Statue of Captain Robert Falcon Scott, Christchurch
Statue of Captain Robert Falcon Scott, Christchurch by Archives New Zealand
On 17 January Captain Robert Falcon Scott reached the South Pole – one month after Norwegian explorer Roald Amundsen had become the first person to do so.
Scott (1868–1912) was an English Royal Navy officer and explorer who led two expeditions to the Antarctic regions. His first was the ‘Discovery’ Expedition 1901–04, where he set a new southern record by marching to latitude 82°S and discovered the Polar Plateau, on which the South Pole is located. The second ‘Terra Nova’ Expedition 1910–13 had a tragic ending however. Scott led a party of five which reached the South Pole on 17 January 1912, only to find that they had been preceded by Amundsen’s expedition. On their return journey, Scott’s party discovered plant fossils, proving Antarctica was once forested and joined to other continents. At a distance of 150 miles from their base camp and 11 miles from the next depot, Scott and his companions died from a combination of exhaustion, starvation and extreme cold.
This image is of the Scott Statue which stood at the intersection of Oxford Terrace and Worcester Street in Christchurch from 1917 to 2011. The Christchurch City Council commissioned the statue in 1913 and it was sculpted by his widow Kathleen. Kathleen first visited Christchurch to farewell her husband when the Terra Nova expedition sailed from Lyttelton in November 1910. She was travelling back to the city to reunite with him when she learned of his death.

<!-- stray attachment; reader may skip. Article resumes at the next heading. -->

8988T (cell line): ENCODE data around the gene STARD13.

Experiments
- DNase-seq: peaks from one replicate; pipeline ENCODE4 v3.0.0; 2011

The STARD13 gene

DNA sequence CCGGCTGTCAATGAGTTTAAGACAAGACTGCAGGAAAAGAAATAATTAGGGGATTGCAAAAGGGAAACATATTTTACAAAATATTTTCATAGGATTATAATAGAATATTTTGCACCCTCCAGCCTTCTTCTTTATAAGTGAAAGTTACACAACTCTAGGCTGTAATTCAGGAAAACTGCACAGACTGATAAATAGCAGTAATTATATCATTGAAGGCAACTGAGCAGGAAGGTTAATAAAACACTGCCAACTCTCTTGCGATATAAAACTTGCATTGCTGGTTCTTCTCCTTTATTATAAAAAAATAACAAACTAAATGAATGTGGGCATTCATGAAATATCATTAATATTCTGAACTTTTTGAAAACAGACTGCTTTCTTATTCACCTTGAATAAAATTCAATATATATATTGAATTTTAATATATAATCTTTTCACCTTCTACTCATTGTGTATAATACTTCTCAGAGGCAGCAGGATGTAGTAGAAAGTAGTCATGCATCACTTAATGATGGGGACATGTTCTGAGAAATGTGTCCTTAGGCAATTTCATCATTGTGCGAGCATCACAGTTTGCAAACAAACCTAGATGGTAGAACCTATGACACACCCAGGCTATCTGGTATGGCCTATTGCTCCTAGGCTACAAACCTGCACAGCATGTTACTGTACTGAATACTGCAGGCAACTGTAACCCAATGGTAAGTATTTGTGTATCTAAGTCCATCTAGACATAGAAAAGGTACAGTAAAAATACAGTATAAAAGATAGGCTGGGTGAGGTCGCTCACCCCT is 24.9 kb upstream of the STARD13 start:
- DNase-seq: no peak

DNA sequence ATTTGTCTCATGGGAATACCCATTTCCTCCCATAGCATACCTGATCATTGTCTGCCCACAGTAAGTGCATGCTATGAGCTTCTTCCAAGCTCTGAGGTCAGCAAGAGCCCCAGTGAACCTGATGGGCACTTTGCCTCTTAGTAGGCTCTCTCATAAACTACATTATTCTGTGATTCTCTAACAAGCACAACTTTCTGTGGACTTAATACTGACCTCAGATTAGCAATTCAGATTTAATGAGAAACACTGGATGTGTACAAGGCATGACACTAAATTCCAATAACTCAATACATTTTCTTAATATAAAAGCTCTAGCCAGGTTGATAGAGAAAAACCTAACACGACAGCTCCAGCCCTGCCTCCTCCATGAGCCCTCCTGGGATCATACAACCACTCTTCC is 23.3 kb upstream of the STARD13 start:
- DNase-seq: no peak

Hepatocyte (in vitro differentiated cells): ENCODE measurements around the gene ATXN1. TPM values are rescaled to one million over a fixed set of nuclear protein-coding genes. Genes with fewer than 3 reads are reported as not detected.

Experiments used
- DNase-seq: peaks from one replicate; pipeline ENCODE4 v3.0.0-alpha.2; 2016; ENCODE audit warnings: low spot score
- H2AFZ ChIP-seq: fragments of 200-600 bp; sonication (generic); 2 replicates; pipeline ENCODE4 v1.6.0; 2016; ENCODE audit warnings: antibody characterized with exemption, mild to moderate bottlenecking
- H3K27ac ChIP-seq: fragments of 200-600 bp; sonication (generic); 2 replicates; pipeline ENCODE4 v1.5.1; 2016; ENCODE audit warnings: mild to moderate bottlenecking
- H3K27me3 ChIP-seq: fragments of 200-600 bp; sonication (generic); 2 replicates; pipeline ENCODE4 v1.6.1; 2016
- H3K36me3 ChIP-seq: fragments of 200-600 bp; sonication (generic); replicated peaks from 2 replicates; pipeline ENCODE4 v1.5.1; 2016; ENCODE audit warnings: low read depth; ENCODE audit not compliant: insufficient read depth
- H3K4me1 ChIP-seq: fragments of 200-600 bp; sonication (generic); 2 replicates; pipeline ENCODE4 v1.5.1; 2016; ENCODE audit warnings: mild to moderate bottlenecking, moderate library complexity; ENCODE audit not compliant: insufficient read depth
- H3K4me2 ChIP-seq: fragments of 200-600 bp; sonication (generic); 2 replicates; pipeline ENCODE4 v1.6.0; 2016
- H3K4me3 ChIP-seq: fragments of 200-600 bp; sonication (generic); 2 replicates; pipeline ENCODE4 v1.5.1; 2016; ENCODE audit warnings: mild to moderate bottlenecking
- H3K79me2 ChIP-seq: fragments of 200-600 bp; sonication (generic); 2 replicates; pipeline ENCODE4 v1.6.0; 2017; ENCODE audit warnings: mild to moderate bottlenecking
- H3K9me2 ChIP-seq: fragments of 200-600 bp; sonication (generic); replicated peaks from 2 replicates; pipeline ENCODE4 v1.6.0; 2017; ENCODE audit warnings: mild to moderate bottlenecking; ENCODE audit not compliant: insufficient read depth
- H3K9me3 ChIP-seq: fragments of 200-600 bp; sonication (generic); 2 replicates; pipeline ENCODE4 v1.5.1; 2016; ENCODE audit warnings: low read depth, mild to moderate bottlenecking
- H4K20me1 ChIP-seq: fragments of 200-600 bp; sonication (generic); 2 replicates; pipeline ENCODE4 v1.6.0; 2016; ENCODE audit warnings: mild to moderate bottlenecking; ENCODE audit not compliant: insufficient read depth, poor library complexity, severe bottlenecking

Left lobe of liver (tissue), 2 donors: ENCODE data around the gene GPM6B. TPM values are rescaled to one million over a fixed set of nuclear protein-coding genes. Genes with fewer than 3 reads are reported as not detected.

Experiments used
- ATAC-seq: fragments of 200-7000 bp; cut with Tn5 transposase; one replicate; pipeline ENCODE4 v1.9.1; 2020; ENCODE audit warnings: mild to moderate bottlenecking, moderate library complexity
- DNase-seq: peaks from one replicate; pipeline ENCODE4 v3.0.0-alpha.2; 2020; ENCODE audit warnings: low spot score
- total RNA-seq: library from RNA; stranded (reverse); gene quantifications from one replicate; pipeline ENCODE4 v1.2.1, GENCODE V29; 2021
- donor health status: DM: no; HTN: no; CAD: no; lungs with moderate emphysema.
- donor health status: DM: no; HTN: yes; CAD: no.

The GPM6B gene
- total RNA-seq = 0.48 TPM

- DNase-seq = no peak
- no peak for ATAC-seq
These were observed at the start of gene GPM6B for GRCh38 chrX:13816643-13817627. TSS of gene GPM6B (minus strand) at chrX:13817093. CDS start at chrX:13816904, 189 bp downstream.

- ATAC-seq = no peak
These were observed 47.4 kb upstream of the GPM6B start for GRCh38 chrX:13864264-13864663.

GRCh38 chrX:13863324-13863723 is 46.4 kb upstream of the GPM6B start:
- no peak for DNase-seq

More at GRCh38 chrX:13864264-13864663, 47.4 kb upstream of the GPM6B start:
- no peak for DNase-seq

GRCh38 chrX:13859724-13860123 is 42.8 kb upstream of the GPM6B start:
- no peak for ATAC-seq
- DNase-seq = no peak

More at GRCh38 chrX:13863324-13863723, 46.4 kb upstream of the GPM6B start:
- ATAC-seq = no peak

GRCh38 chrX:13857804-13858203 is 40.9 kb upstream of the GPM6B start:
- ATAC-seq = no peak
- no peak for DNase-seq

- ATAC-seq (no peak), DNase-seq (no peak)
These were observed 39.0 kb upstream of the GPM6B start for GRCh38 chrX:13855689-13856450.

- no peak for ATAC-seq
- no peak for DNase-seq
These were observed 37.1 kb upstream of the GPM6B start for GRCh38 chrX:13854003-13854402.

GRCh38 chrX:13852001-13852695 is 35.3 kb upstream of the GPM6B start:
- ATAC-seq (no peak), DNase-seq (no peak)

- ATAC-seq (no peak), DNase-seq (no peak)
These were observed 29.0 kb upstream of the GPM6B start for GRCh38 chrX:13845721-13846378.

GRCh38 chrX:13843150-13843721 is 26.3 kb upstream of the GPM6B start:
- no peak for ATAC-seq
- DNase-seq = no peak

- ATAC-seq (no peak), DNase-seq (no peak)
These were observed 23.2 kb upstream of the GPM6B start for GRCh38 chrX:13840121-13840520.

The statue toppled off its plinth in the February 2011 Christchurch earthquake. It has been in storage since the disaster, but is currently being moved to a temporary location in the Quake City exhibition foyer, where it can be viewed for free while its restoration is considered.
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Material from Archives New Zealand